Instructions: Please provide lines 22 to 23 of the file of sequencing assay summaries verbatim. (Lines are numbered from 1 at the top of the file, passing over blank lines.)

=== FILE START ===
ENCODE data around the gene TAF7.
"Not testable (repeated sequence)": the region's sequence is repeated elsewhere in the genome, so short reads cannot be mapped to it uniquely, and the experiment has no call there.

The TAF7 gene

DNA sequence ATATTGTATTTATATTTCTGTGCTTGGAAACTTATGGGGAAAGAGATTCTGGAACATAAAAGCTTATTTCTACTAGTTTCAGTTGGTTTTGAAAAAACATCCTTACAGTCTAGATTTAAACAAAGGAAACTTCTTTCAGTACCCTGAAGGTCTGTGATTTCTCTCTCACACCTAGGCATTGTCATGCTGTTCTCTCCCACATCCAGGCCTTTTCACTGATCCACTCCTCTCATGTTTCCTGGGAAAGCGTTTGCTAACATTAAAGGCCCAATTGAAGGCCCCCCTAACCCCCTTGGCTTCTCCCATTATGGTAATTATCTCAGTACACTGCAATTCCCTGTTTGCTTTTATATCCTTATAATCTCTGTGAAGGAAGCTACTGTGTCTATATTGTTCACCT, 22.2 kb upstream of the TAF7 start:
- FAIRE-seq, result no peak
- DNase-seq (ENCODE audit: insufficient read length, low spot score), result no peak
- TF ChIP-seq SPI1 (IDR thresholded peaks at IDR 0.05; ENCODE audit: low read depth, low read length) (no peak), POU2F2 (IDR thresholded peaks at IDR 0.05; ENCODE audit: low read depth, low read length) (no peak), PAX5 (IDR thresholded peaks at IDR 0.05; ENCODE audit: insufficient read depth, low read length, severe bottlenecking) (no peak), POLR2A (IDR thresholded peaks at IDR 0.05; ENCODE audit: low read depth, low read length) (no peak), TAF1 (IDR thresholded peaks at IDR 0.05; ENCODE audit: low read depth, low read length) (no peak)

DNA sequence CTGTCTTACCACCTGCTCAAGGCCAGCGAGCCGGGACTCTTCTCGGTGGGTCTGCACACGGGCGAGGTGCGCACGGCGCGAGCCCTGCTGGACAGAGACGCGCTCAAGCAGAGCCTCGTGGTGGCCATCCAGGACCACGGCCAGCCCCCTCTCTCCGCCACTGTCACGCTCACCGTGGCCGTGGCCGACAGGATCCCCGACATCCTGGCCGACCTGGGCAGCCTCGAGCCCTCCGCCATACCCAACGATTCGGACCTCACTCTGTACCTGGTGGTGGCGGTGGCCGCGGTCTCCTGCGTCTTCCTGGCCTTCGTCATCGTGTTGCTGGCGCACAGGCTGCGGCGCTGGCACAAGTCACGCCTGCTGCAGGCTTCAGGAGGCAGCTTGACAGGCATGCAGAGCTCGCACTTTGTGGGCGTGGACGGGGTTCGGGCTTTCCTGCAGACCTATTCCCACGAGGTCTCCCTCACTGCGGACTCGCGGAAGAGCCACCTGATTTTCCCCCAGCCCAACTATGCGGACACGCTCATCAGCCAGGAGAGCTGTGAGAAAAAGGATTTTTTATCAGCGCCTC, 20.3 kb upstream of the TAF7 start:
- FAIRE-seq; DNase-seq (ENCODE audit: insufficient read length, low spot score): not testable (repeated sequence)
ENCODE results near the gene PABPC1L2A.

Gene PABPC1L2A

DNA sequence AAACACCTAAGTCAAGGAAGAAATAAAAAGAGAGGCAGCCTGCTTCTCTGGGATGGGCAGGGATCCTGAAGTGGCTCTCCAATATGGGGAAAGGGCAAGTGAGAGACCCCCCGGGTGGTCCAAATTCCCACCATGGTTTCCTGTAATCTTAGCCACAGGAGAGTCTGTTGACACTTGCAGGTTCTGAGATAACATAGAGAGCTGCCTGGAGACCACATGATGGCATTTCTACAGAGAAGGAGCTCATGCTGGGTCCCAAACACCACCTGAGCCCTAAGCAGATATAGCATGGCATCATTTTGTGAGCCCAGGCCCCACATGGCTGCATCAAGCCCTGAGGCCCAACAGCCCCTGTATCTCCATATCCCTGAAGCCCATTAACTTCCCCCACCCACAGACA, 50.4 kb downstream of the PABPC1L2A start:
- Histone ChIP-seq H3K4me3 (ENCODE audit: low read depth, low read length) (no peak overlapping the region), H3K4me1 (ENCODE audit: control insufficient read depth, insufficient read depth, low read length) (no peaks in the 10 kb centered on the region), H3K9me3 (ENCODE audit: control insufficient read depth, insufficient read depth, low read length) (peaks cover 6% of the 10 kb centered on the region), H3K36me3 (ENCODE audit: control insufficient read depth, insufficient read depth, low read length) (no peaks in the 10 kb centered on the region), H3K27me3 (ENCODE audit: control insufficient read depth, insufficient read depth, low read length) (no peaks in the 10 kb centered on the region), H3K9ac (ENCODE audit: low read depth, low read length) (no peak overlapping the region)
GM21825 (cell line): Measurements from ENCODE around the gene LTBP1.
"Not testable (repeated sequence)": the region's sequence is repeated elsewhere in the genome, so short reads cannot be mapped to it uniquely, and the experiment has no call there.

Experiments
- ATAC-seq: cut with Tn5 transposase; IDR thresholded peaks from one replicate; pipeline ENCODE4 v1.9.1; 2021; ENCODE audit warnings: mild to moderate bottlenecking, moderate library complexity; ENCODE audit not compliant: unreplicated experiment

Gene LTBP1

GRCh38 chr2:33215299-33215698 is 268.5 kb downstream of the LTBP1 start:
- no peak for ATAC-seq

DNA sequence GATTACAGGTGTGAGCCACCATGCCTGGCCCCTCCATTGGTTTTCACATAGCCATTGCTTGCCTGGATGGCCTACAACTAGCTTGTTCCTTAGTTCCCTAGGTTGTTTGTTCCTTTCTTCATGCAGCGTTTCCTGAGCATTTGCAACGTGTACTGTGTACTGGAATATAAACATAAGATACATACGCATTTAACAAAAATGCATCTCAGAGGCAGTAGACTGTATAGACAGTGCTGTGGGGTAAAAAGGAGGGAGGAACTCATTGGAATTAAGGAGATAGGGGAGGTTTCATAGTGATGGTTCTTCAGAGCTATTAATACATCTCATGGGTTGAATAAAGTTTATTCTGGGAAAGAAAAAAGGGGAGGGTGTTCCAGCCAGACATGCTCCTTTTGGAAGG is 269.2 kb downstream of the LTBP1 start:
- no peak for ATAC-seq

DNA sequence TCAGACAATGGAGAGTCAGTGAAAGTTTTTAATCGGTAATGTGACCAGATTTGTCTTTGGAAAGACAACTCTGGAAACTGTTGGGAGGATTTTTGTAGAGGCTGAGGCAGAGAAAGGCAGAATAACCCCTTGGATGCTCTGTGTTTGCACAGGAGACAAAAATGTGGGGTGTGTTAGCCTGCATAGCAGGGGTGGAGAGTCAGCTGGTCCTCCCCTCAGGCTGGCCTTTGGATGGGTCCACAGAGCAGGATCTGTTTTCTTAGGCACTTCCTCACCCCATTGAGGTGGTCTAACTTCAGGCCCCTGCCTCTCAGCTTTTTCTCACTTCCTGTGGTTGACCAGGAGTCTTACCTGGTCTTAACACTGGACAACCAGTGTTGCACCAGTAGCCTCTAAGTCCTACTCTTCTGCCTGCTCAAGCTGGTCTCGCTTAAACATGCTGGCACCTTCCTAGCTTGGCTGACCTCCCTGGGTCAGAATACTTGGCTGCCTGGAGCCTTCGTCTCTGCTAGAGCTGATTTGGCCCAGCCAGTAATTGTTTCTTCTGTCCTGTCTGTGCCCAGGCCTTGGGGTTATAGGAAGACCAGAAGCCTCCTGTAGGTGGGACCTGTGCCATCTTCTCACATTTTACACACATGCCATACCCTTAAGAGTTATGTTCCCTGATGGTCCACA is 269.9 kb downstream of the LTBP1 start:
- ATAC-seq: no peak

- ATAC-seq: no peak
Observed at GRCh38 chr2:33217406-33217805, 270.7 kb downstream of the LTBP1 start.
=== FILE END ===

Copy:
- no peak for ATAC-seq

DNA sequence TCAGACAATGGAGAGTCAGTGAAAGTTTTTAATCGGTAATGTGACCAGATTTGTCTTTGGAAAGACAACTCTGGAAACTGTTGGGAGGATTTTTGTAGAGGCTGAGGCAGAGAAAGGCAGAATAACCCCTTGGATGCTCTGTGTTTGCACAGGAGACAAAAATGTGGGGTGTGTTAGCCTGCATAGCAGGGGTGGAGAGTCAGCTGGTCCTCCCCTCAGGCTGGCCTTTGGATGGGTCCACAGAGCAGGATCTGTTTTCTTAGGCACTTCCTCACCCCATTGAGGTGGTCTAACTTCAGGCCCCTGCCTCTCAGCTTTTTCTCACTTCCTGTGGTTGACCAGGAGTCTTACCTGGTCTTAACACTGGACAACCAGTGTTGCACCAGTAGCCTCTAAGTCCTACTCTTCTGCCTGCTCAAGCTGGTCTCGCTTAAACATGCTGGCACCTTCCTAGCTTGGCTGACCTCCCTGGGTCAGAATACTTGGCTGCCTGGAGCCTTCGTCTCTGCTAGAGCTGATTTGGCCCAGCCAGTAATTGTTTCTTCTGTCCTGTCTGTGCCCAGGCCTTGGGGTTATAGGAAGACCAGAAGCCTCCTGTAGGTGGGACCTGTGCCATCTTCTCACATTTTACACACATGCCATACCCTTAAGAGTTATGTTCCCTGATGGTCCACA is 269.9 kb downstream of the LTBP1 start: